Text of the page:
Monthly Archives: July 2014

Review of “Down South”

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I believe it was the cover of Donald Link’s Down South that first caught my eye as I chose which book to review next. As someone born and raised in the Deep South, I have a great love for seafood, and if I had any doubts, the tagline sealed the deal: “Bourbon, Pork, Gulf Shrimp & Second Helpings of Everything”. It just doesn’t get any better than that!

From the very first page of Down South, I was in love.

Filled with unique twists on Southern staples such as Blue Crab Beignets, Tamales, Greens, and Mississippi Mud Pie, Down South will make your mouth water. But Down South is more than a recipe book. It is a window into Southern culture at its finest, complete with stunning images and hilarious vignettes.

Down South is ideal for those who love the beauty and delectability of Southern culture and cuisine, whether they still reside in Dixie or not, and would be a splendid introduction for those who are curious about Southern food ways.

I enjoyed cooking several of the recipes in Down South, and they turned out wonderful! The Southern Bruschetta was a family favorite, and the horseradish sauce was so delicious, I will never buy it pre made again.

While there was a sprinkling of foul language, Down South expertly captured what it is to live in, and love, the South. I would give Down South a “B+”.

Disclosure of Material Connection: I received this book free from the publisher through the Blogging for Books program. I was not required to write a positive review. The opinions I have expressed are my own. I am disclosing in accordance with the Federal Trade Commission’s  16 CFR,  part 255.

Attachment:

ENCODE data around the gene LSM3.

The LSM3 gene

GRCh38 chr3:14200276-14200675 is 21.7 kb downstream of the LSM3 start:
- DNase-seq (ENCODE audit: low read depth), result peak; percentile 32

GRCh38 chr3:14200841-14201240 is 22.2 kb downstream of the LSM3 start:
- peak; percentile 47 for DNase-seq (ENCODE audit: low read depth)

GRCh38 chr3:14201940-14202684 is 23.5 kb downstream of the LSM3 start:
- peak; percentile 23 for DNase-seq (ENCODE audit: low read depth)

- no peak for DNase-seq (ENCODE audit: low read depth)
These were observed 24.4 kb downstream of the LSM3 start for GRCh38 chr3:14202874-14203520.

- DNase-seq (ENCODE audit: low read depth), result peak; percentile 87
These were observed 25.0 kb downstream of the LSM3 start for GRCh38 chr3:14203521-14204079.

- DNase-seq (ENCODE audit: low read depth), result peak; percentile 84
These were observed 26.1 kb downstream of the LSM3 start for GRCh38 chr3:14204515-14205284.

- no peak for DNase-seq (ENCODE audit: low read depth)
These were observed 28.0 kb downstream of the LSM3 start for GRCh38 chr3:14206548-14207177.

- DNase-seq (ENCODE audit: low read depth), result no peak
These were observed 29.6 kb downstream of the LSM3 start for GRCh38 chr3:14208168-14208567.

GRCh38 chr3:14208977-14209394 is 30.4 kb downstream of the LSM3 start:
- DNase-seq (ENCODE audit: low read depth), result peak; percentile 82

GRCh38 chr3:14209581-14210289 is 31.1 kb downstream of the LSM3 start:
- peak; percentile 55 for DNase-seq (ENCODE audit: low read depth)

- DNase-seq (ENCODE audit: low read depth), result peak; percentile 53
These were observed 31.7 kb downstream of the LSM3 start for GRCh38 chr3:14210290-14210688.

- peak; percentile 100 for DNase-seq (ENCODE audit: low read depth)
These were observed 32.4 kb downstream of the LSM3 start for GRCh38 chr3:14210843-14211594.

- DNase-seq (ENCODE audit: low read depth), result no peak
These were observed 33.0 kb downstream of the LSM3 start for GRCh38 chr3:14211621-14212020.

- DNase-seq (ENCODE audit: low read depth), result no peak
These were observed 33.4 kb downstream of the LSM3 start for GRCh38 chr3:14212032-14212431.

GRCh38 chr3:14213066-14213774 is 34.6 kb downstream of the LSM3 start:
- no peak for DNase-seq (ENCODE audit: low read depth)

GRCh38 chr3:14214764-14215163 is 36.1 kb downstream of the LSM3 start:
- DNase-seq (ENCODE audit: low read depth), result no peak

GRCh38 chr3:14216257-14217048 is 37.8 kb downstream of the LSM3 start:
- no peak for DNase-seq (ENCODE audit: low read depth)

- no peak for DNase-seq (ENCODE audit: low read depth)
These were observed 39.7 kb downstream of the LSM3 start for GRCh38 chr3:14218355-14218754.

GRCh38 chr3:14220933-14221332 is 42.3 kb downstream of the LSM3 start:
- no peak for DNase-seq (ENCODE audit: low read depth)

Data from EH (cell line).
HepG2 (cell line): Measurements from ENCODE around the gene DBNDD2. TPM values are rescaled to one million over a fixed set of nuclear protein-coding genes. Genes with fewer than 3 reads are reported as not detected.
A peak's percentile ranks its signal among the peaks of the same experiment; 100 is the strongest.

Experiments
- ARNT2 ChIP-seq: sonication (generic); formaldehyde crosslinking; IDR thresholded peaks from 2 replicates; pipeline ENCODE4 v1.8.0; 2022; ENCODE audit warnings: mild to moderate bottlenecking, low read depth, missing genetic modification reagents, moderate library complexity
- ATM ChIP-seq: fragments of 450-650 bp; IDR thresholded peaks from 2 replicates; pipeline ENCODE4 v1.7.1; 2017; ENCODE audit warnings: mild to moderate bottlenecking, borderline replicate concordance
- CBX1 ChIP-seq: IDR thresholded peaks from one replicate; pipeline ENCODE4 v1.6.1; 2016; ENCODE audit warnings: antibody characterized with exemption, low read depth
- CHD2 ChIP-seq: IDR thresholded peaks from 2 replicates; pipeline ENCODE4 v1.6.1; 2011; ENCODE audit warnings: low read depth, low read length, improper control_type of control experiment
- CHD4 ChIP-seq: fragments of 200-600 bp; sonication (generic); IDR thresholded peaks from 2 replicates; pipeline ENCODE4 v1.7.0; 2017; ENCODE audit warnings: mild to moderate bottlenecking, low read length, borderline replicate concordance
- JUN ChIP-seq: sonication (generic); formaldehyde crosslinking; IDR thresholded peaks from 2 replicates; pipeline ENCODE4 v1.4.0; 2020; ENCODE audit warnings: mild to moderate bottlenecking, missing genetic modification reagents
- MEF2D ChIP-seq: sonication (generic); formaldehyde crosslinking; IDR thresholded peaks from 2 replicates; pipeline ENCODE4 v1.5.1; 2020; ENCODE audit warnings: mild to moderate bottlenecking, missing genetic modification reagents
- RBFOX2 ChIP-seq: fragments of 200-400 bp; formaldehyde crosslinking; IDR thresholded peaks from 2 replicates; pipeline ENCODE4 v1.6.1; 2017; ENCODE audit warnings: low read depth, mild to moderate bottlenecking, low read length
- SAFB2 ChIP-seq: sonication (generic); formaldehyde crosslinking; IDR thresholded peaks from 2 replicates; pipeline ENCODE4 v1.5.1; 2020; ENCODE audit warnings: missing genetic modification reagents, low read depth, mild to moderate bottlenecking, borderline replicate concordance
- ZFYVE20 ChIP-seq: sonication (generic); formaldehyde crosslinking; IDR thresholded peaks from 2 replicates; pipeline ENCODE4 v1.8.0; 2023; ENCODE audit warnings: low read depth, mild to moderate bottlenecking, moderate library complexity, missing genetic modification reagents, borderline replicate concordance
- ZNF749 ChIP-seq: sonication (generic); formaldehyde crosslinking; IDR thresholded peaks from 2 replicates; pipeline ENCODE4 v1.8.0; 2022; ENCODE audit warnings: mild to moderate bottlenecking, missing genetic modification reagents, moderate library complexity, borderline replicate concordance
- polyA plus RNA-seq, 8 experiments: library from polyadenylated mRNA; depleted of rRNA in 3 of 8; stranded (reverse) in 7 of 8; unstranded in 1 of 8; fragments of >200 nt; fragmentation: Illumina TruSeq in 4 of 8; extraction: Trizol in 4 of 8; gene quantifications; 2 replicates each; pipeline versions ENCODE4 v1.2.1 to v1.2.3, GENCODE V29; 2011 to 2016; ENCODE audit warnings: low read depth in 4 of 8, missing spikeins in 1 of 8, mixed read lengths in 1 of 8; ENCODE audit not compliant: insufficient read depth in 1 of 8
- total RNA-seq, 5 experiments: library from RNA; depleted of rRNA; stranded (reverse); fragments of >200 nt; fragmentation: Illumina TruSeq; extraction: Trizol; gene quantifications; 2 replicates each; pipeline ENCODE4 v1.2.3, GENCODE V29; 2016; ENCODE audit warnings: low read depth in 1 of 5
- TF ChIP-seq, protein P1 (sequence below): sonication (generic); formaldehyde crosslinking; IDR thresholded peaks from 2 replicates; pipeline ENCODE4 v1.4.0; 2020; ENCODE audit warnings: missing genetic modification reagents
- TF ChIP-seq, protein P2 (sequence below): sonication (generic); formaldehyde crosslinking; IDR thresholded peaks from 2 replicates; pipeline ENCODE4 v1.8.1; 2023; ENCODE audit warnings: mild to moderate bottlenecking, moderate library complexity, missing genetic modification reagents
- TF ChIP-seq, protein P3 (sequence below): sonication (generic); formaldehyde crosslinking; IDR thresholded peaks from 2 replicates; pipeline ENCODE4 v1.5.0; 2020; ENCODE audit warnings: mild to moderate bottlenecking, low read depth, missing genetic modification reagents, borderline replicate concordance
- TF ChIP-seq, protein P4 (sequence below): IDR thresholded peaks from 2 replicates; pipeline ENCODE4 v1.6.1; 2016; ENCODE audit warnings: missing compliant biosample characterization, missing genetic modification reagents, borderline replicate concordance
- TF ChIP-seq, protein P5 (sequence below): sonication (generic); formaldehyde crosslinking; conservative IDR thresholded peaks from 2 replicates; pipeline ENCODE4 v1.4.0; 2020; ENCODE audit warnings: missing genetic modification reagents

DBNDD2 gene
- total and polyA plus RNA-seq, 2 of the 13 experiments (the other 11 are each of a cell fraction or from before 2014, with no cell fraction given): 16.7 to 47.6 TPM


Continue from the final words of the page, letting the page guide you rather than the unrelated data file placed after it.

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Review of “God’s Story”

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I love history, and am always excited to learn more about church history, so I was estatic when I had the opportunity to review Brian Cosby’s new book on church history, God’s Story.

God’s Story, while a small book, should not be overlooked! Easy to read, and written in layman’s terms, God’s Story condenses more than two thousand years of church history into a manageable 138 pages.

Replete with Scripture references, Cosby discusses why we should study church history, and while written with a reformed, teenage audience in mind, God’s Story is a book that Christians of all ages and backgrounds will find useful.

God’s Story allows readers a brief, yet broad, insight into our religious past as Christians, covering everything from the disciples, Apostolic Fathers, and Church Fathers to creeds, confessions, and catechisms, from the Crusades, the Reformation, and cults to fundamentalism, evangelicalism, and evolution!

God’s Story is an excellent overview of the history of Christianity, complete with discussion questions following each chapter, making it ideal for family or group discussion.  I would highly recommend God’s Story to Christians everywhere, particularly if they are interested in knowing more about the history behind their faith! I would give God’s Story an “A”.

Disclosure of Material Connection: I received this book free from the publisher through the Cross Focused Reviews Blogger Program. I was not required to write a positive review. The opinions I have expressed are my own. I am disclosing this in accordance with the Federal Trade Commission’s 16 CFR, Part 255 .

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Review of “Girl at the End of the World”